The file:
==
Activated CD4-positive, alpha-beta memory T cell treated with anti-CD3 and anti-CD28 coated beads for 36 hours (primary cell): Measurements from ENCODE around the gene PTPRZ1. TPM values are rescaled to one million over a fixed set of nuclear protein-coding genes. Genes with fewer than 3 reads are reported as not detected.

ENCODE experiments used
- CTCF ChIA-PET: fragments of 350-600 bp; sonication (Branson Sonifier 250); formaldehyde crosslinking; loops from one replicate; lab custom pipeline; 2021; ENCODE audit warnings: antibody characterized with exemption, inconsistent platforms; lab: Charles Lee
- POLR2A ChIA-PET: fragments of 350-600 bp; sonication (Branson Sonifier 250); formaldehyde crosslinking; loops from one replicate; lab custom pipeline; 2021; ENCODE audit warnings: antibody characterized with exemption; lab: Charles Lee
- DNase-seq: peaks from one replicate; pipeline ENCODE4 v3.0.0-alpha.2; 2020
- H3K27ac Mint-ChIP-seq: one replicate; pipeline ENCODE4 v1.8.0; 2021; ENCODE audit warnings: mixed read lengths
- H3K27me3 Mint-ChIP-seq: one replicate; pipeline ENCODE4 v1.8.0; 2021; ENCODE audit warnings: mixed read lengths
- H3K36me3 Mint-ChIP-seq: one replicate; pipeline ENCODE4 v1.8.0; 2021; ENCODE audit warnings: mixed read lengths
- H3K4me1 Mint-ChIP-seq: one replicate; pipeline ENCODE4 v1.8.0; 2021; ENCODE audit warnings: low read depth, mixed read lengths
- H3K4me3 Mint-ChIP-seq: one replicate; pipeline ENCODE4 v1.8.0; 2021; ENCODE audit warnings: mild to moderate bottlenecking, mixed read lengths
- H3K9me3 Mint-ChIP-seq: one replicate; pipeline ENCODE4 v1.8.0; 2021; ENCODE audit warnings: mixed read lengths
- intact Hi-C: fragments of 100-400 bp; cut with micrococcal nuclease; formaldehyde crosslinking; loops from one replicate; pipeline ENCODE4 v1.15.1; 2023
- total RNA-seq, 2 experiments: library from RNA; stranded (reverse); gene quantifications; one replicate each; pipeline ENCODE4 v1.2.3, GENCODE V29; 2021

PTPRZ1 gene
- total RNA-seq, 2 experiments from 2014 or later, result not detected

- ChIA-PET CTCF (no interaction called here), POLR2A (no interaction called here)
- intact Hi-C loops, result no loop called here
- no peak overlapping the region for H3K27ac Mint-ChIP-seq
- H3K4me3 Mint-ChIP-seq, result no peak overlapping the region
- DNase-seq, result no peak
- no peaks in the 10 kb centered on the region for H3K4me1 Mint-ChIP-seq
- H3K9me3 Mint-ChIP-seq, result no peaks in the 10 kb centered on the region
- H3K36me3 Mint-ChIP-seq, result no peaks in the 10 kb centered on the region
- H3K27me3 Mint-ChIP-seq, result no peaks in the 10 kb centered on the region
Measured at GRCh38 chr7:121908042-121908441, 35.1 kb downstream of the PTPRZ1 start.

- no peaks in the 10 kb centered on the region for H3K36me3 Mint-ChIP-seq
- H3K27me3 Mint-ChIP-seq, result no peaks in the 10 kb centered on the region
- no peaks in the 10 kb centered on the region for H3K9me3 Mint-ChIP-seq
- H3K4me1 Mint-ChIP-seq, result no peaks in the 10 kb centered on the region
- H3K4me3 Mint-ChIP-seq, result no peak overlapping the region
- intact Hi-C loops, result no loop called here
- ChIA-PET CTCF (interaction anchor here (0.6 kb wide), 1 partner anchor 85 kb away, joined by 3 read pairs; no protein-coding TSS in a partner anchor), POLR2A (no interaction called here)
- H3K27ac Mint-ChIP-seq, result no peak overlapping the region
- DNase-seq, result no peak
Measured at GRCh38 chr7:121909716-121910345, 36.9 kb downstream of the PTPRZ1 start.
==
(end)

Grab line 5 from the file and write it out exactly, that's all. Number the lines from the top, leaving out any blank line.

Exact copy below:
- DNase-seq: peaks from one replicate; pipeline ENCODE4 v3.0.0-alpha.2; 2020